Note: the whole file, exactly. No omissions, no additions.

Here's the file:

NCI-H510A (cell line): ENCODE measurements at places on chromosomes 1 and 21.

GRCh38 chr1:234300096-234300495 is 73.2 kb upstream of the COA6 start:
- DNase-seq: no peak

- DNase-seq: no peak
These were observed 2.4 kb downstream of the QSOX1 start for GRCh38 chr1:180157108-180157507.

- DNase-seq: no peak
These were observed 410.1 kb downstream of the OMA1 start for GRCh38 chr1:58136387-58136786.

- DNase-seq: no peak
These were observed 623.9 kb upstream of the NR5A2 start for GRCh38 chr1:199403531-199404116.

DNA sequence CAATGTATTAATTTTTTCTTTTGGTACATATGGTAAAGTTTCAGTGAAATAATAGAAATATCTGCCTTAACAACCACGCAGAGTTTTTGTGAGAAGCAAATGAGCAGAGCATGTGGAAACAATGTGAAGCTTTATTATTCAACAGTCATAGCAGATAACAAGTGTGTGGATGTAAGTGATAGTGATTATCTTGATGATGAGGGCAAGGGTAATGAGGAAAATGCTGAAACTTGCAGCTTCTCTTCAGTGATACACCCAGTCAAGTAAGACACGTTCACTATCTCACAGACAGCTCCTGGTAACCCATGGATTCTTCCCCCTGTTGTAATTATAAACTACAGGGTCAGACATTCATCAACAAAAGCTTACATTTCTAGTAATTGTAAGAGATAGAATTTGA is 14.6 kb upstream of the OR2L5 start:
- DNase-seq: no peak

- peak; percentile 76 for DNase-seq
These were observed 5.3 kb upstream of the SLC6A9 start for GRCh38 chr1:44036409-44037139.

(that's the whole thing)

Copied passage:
NCI-H510A (cell line): ENCODE measurements at places on chromosomes 1 and 21.

GRCh38 chr1:234300096-234300495 is 73.2 kb upstream of the COA6 start:
- DNase-seq: no peak

- DNase-seq: no peak
These were observed 2.4 kb downstream of the QSOX1 start for GRCh38 chr1:180157108-180157507.

- DNase-seq: no peak
These were observed 410.1 kb downstream of the OMA1 start for GRCh38 chr1:58136387-58136786.

- DNase-seq: no peak
These were observed 623.9 kb upstream of the NR5A2 start for GRCh38 chr1:199403531-199404116.

DNA sequence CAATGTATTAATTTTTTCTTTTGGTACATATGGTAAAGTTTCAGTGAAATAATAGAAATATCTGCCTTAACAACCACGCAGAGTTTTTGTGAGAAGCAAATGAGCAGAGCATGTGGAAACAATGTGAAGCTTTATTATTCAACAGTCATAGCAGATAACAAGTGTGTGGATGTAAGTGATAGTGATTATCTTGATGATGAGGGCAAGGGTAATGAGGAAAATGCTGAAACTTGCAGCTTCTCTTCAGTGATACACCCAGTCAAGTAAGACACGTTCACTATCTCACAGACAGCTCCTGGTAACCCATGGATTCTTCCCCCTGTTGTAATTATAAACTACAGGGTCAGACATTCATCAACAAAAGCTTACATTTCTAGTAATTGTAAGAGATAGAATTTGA is 14.6 kb upstream of the OR2L5 start:
- DNase-seq: no peak

- peak; percentile 76 for DNase-seq
These were observed 5.3 kb upstream of the SLC6A9 start for GRCh38 chr1:44036409-44037139.